The U.S. Treasury Department criticized Germany in a report to congress last week for its continued intense focus on exports as a growth model for the country. In stable economic times, this would be agreed upon as sound policy. However these are not stable times for Europe and Germany’s trade surplus means the healthy economy is not consuming as many imports from its neighbors as it could be while benefitting even more from an artificially low exchange-rate. The International Monetary Fund joined in the criticism.
Germany’s trade surplus was 7 percent of GDP in 2012 compared to a deficit of 3 percent for the U.S., according to Trading Economics. Countries recording a strong current account surplus have an economy heavily dependent on exports revenues, with high savings ratings but weak domestic demand. Countries recording a current account deficit have strong imports, a low saving rates and high personal consumption rates as a percentage of disposable incomes.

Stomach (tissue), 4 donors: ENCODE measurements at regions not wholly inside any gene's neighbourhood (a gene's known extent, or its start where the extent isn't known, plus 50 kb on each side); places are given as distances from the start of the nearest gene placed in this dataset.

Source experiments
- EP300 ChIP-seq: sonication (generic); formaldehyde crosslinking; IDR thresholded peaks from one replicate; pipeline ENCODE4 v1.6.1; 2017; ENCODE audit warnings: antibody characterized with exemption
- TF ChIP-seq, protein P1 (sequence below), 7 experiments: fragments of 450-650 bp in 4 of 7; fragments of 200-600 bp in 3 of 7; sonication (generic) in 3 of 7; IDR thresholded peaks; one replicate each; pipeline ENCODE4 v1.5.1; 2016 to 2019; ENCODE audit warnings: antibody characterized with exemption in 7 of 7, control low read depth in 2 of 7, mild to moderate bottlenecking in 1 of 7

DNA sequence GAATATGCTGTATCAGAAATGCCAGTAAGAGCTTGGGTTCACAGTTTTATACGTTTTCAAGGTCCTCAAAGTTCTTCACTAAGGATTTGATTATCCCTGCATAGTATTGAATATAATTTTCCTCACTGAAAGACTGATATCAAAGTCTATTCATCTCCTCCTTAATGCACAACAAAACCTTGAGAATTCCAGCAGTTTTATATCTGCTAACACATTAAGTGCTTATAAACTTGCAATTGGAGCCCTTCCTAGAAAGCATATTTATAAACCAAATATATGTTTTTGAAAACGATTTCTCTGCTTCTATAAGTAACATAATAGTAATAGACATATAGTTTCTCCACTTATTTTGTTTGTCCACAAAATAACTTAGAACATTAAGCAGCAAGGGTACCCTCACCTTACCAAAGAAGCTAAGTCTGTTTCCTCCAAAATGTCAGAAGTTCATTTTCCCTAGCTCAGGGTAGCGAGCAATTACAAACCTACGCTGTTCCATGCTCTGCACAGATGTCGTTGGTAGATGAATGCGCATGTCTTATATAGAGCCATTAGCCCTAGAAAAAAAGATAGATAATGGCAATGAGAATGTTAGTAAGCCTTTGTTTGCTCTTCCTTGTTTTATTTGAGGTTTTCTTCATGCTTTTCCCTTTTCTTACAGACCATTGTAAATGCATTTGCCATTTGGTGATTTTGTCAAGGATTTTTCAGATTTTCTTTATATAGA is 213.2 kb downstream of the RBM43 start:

While Germany bristled at the criticism, it is only a matter of time before the mounting pressure forces the European Commission to act. Increased domestic demand from Germany will help recalibrate the Euro Zone trade balance and also serve to benefit American exporters, maybe even more so than Germany’s European neighbors.